Stories of epic scales are defined by the antagonist. Here, it is the Man in Black (Matthew McConaughey), wielding powers so astounding that he is able to take someone’s life simply by willing it. And yet for a villain who possesses such ability, Walter is a bore. He walks around in his black clothes barely showing any emotion, but there is no air of mystery about him. We learn nothing about his past or background or anything he might value. We learn of his goal about wishing to destroy the titular tower and why, but this is not enough to create a compelling character worth looking into.

The same critique can be applied to one of the main protagonists, a Gunslinger, the last of his kind, named Roland Deschain (Idris Elba). Like McConaughey, Elba is a charming performer who can usually communicate paragraphs simply by looking or controlling his body language a certain way. We learn that Roland is great with guns and cares about the boy from Earth, but what else is there to him? Both antagonist and protagonist are given superficial characteristics, but they are hollow inside. Discerning viewers will note that the performances are wooden; the actors look bored in their roles.

Special and visual effects are occasionally impressive—but only when it is willing to show the griminess of Mid-World, how unforgiving it can become at a moment’s notice. This is why the attack in the village and the scene in the woods stand out. For a couple of minutes, we feel on our tiptoes the wonder and foreboding nature of the alternate universe. Literally, it is the stuff out of one’s dreams. By comparison, the battle between the Gunslinger and the Man in Black in the end is laughable, looking more like a video game in the early-2000s by the second. There is a lack of urgency to this would-be climactic sequence.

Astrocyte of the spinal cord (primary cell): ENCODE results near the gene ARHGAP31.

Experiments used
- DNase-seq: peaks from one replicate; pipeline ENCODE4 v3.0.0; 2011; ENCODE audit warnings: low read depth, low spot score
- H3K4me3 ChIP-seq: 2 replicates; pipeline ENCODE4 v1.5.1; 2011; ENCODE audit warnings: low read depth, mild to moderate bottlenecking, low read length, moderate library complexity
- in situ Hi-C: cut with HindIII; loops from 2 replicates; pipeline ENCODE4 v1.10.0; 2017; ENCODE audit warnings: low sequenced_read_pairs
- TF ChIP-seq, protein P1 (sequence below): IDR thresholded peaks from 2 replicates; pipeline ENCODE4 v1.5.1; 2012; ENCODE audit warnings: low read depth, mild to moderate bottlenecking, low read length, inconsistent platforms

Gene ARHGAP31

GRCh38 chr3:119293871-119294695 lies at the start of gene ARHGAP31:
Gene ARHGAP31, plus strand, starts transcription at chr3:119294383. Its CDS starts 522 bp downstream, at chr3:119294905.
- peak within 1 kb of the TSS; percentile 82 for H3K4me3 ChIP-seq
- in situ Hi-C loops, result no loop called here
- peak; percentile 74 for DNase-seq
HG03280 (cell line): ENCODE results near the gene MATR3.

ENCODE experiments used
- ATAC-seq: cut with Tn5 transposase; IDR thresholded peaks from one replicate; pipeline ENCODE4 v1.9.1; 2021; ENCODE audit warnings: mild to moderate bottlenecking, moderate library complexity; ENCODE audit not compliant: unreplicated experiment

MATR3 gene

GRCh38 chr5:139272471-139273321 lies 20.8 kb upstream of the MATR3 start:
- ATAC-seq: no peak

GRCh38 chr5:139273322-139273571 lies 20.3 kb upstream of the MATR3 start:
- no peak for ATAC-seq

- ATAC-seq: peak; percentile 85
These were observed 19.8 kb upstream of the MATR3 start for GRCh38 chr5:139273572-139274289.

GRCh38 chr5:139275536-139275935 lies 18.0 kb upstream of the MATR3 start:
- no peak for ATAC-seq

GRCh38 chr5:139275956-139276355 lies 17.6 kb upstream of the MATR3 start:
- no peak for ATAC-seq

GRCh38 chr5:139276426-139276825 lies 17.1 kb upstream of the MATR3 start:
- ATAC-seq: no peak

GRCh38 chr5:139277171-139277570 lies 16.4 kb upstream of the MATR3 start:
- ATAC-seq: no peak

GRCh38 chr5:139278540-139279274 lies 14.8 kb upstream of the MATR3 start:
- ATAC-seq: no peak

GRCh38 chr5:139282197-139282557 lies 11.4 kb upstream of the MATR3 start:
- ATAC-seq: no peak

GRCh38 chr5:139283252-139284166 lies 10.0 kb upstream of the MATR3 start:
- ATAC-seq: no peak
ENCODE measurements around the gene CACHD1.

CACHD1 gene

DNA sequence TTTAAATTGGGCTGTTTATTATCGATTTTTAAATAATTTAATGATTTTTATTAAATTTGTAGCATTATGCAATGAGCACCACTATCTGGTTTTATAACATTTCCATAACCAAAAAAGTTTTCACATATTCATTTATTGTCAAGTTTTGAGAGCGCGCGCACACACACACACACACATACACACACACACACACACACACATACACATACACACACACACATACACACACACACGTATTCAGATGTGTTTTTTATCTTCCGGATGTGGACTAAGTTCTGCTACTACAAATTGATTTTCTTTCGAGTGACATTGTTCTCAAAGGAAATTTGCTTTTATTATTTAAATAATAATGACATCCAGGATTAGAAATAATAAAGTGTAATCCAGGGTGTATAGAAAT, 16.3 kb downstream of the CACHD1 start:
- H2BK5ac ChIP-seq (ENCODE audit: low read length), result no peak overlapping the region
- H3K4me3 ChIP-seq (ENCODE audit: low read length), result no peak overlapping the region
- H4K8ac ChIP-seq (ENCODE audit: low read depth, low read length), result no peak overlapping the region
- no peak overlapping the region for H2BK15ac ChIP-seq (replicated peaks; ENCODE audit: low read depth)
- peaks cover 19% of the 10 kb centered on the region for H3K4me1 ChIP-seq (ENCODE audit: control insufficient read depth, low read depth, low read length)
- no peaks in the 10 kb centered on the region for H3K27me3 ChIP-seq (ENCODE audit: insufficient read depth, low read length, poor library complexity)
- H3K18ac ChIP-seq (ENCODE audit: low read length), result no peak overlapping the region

If there is going to be an unlikely sequel, and I do want one, the writers need to make a decision that is right for the material. Perhaps most importantly, the content on screen needs to match the level of imagination and the willingness to take risks emanating from King’s “Dark Tower” series. Establishing and building lore is just as important as constructing thrilling action sequences, if not more. Because in order for us to care about what is unfolding, we must understand the worlds, their rules, and the beings who reside in them. Only then could we get a glimpse of their motivations. I did, however, enjoy the casting of Taylor because he seems capable of delivering more than what is on paper.

Kubo and the Two Strings


Kubo and the Two Strings (2016)
★★★★ / ★★★★

A horrifying number of animated movies these days are not for smart children. Rather, they exist to sell products, to be cute, to be loud, to entertain and then to be forgotten the moment the story ends—sometimes even before since such endings must be happy and frothy. Cue the annoying dance sequence as the credits roll. “Kubo and the Two Strings,” directed Travis Knight, offers an alternative: although the medium is animation and, historically, animated pictures are usually aimed at children, it has the ambition to appeal to viewers across ages, genders, cultures, and socioeconomic backgrounds because of what it is really about—elements that define our humanity.